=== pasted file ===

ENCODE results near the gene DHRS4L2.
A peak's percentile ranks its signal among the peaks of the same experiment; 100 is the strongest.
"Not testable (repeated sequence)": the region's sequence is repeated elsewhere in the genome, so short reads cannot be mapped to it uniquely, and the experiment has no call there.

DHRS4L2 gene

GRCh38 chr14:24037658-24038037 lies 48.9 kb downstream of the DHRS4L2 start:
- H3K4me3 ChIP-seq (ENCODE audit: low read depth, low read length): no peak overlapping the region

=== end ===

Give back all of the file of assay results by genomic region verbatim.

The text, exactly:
ENCODE results near the gene DHRS4L2.
A peak's percentile ranks its signal among the peaks of the same experiment; 100 is the strongest.
"Not testable (repeated sequence)": the region's sequence is repeated elsewhere in the genome, so short reads cannot be mapped to it uniquely, and the experiment has no call there.

DHRS4L2 gene

GRCh38 chr14:24037658-24038037 lies 48.9 kb downstream of the DHRS4L2 start:
- H3K4me3 ChIP-seq (ENCODE audit: low read depth, low read length): no peak overlapping the region